Part five of 5 Easy Review Tricks series — See the other parts at the bottom of this post.
5. Talk about it. [hidepost]Another way to elaborate–to do something with the information you’re learning–is to put it into your own words. This simple act not only forces you to recall it, it makes you process the information at a higher level. “How can I phrase that? What metaphor can I use?” BONUS: If you say it out loud, you’ll hear the information as well as seeing it written in your notes. Cha-ching! Recall cash-in.
But don’t stop at talking to yourself. Any teacher can tell you that the best way to learn anything (except maybe how to tease bears) is to teach someone else. That is absolutely true, and it’s solid memory gold.
Find a study partner or three and take turns reteaching one another. Have the “learners” play dumb-but-interested. They should ask questions for clarification and force you to devise new metaphors and verbal illustrations to explain whatever you are teaching.
Supercharge this by turning it into a game. Pick the three or four most commonly used words that people use to describe whatever concept you’re explaining and make those words taboo (like the game Taboo). Have your learners try to catch the teacher using one of the taboo words. For instance, try explaining the concept “mammal” without using the words, “animal,” “fur,” “milk,” or “warm blooded.” The “teacher” also can’t use any variation or portion of the taboo words. So in that example, “blood” and “furry” would be out too. Learners will listen more carefully and the teacher will think harder to explain the concept.[/hidepost]
Part four of 5 Easy Review Tricks series — See the other parts at the bottom of this post.
4. Draw it out. If you aren’t taking a pencil and making your own charts, graphs, illustrations, diagrams, mind maps, topical doodles, etc. then you are losing out on one of the best memory mastery techniques there is.
Most students only draw in their notes what the professor draws on the board or shows in her PowerPoint. For shame. Copying down what you see before you will help recall, but it’s nowhere near as powerful as coming up with your own illustration. Recall from earlier posts, the most powerful way to recall info is to use elaboration–doing something with the info. So do something with the info–illustrate it.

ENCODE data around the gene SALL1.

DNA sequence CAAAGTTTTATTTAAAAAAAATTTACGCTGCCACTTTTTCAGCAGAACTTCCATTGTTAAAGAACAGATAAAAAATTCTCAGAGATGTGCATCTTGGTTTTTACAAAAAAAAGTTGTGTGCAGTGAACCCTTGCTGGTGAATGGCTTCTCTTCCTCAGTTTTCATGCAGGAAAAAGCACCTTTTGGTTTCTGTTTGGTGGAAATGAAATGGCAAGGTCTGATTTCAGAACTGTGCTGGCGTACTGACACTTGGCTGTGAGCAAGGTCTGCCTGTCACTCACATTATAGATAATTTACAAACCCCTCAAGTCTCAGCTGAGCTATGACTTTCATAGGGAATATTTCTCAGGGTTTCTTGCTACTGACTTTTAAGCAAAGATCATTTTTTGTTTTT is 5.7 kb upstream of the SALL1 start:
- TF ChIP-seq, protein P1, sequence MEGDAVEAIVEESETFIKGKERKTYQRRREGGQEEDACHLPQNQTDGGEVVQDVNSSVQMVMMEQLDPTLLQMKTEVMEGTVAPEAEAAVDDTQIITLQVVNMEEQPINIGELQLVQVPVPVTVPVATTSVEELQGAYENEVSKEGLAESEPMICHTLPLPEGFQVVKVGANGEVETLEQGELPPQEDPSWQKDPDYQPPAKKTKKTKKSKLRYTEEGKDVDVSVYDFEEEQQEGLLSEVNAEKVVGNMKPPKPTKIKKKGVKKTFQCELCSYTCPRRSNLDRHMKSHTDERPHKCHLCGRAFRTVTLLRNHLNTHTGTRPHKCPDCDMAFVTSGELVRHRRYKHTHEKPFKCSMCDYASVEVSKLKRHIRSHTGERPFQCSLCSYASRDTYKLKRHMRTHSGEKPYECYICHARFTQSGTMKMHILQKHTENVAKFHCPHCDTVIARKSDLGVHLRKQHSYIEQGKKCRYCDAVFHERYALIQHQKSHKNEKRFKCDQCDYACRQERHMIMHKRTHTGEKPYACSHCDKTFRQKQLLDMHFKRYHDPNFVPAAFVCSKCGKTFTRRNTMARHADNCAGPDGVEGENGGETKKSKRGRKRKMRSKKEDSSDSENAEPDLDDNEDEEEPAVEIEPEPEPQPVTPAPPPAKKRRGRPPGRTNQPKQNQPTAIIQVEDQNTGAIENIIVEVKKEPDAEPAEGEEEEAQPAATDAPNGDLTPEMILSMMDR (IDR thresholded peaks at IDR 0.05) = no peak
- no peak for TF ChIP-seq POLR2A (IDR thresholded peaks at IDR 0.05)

“But I ain’t a good drawrer,” you protest. Pshah! You don’t need to be. These pictures aren’t for anyone but yourself. Use stick figures, basic geometric shapes, and labels. You’ll be fine. For an in-depth how-to, take a look at The Back of the Napkin, by Dan Roam. My own review of the book ended up at, “not worth buying, but definitely worth looking through.” You may decide to buy … more power to ya. BONUS: Most of us recall images much more easily than words.
Take a look at these examples. Note that we ain’t talking Mona Lisa here; legible is all we are going for. The one from the NASA engineer led to a tremendous breakthrough in the aerospace field.
See if you can best me in a memory test and lend a helpful brain-cell to University of Edinburgh psychologists in the process. Schlepp on over to the BBC memory test and take twenty minutes to test out your memory muscles. Then click “more” below to see how I did.
Dust off those synapses and belly up to the brain bar, pardner. You’re going to like this. Website Smart.fm takes some of my favorite learning principals (staggered review, automaticity, the Ebbinghaus learning curve, and more) and puts them all together in one slick and sociable site. Enter in whatever info you want to sear into your cerebellum or take advantage of the memory sets others have already created.
Take a peek at the intro video and then go give it a whirl. Click the pic to watch the video at YouTube.
Most of us have been making flash cards since an enthusiastic third-grade teacher first used them to pound the multiplication facts into our resisting little cranial cavities. Why did she do it? Why, Mrs. Payne, why?
News flash; Flash Cards, boring and basic though they may be, work. But. They don’t work nearly as well for most of us as they should. Why? Because you’re doing it wrong. At least, I was doing it wrong throughout most of my college career. Here’s how to avoid my early mistakes. Continue reading 5 Flashcard Mistakes You May Be Making→
How far in advance should I start studying for a test?
You should be studying for the test at the beginning of the semester. Every time you read a text or take notes in class, be thinking, “how will this look on the test?”. Here’s what an optimal study schedule will look like. Study those notes…
The BBC produced a program on how to improve your memory that’s worth a watch. Warning: it’s in British, so you may have to do a bit of translating. For example, when they ask you the coin question, think about a common coin in your country.